'We cannot let this situation happen again': Lipinski wants Amtrak to answer for Union Station problems
Amtrak officials will face congressional scrutiny next week over a bungled technical upgrade that caused miserable commutes for thousands of Metra commuters in February.
U.S. Rep. Daniel Lipinski, a Western Springs Democrat on the House Transportation and Infrastructure Committee, has scheduled a hearing on the mishap at 10 a.m. Tuesday at the Metcalfe Building, Room 331, 77 W. Jackson Boulevard, Chicago.
More than 60,000 riders on the BNSF, Milwaukee District, North Central Service, Heritage Corridor and Southwest Service were left without rides or forced to wait for hours on trains or in stations because of signal problems Feb. 28.
"We cannot let this situation happen again," said Lipinski, who chairs the Transportation Committee's Subcommittee on Rail, Pipelines and Hazardous Materials.
A power outage at Union Station Thursday, however, caused delays for BNSF riders during the morning rush.
On Feb. 28, Amtrak was installing new automatic braking hardware during the morning rush when a technician fell on a circuit board while holding a live wire. As a result, communications equipment shorted out primary and secondary servers, which control train signals. Two additional servers were being used to test the new braking system, Senior Executive Vice President Stephen Gardner said.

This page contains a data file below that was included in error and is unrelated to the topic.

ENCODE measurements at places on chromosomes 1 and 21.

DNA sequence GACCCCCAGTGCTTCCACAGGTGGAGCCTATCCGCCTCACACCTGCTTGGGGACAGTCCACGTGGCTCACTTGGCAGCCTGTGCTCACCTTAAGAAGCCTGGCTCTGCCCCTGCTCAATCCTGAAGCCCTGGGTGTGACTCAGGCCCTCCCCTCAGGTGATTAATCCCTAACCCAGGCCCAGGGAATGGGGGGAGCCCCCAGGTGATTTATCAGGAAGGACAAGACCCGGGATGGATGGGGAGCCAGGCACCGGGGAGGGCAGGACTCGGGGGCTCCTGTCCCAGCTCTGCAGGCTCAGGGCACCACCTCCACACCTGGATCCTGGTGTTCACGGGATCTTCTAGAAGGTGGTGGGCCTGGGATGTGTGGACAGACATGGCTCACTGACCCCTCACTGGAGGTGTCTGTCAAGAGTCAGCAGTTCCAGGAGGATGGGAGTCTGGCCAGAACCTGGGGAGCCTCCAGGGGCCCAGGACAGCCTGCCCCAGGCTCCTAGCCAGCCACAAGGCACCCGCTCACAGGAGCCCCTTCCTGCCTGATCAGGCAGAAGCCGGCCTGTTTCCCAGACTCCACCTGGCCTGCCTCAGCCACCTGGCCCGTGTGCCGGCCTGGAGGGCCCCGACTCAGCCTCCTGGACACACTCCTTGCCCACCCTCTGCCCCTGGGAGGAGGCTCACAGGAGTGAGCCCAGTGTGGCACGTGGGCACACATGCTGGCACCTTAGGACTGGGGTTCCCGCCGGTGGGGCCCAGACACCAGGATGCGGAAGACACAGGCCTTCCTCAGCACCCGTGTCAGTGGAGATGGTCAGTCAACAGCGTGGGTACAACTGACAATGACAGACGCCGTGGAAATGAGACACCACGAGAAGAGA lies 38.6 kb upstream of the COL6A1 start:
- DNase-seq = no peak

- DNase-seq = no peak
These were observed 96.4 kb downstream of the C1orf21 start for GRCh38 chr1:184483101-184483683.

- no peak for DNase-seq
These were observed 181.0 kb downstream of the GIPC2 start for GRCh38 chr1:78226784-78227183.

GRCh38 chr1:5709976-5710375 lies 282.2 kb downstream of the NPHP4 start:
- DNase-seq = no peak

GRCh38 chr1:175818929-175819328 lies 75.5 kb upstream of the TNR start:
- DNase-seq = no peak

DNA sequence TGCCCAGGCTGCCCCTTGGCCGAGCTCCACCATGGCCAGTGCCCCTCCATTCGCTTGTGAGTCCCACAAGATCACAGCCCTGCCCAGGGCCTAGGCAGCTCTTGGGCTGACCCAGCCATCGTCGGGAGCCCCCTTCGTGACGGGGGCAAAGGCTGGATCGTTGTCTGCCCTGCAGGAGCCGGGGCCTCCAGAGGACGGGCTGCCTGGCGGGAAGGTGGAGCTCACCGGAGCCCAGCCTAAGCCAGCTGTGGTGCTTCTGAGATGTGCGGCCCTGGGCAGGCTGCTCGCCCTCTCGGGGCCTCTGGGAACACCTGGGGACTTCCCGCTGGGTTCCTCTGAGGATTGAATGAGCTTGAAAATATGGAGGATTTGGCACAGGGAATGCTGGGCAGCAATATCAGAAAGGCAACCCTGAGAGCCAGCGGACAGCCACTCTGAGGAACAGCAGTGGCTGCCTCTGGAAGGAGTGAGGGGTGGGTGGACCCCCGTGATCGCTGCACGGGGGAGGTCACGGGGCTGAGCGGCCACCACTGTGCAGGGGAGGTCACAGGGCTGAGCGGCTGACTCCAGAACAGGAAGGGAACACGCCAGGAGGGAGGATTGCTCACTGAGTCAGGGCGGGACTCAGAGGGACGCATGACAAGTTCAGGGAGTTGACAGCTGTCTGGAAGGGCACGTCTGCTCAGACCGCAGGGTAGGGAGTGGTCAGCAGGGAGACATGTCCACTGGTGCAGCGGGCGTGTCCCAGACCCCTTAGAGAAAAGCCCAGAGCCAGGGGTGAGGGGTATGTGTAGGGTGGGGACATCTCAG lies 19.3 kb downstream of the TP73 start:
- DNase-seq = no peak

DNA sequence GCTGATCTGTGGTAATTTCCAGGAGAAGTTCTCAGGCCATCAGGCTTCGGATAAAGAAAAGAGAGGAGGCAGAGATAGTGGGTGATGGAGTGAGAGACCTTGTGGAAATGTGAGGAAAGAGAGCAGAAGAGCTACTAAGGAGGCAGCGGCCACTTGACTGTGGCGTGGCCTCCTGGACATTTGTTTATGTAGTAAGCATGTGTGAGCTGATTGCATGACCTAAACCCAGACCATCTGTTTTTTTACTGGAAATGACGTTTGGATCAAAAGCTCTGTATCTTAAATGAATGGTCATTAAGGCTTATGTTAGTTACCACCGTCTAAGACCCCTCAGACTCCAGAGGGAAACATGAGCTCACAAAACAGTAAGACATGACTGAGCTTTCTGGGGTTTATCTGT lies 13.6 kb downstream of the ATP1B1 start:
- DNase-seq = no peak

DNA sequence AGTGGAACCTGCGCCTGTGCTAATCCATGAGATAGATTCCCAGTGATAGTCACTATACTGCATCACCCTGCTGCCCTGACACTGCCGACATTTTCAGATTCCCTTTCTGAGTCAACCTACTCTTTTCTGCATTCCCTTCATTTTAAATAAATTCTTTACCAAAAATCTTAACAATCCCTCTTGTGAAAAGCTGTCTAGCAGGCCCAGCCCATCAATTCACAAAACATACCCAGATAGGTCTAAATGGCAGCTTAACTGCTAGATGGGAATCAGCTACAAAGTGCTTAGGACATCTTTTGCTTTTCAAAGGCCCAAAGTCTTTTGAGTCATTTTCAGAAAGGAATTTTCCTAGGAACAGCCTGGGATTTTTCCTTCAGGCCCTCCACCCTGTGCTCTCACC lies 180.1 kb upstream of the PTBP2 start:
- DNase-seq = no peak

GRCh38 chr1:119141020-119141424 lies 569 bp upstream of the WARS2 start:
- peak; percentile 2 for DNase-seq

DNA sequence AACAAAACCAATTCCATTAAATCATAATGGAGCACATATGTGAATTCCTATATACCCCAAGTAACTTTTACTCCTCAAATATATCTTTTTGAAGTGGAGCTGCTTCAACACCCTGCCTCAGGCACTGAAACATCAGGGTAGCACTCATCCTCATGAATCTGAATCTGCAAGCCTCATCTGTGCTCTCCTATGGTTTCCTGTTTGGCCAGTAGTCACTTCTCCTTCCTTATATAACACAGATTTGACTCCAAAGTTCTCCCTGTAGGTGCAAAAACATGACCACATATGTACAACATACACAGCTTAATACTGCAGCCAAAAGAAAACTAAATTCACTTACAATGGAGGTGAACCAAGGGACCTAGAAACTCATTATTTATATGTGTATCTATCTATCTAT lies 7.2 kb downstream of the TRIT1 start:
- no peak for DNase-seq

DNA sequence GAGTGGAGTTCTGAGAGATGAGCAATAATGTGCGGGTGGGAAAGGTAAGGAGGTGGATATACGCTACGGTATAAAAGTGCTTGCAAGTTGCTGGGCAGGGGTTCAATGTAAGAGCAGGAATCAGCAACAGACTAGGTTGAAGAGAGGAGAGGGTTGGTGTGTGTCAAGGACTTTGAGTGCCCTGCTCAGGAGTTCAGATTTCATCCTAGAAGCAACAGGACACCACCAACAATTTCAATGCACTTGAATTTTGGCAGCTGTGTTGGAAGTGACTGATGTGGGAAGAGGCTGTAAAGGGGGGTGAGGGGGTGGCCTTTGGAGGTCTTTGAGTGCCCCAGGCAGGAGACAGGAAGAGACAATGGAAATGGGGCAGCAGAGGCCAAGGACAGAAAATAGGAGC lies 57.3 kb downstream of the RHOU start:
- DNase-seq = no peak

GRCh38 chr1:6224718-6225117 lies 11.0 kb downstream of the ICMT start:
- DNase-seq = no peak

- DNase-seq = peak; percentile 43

Typically, Amtrak does not conduct maintenance or upgrades of signal equipment during rush hour, but "an inexperienced manager authorized an experienced senior technician" to go ahead, Gardner said.
"All of us at Amtrak are mindful of how many people were affected by the delays that resulted from this disruption and I assure you, we are taking immediate concrete steps to ensure the causes of this event are addressed," Gardner said in a letter to Lipinski.
Lipinski said he is "extremely disappointed" after the railroad rejected his suggestion Amtrak reimburse riders who had to pay for taxis or other ways to reach their destinations.
Metra trains comprise about 75 percent of traffic at Union Station and 90 percent of passengers, although Amtrak owns the facility and controls operations.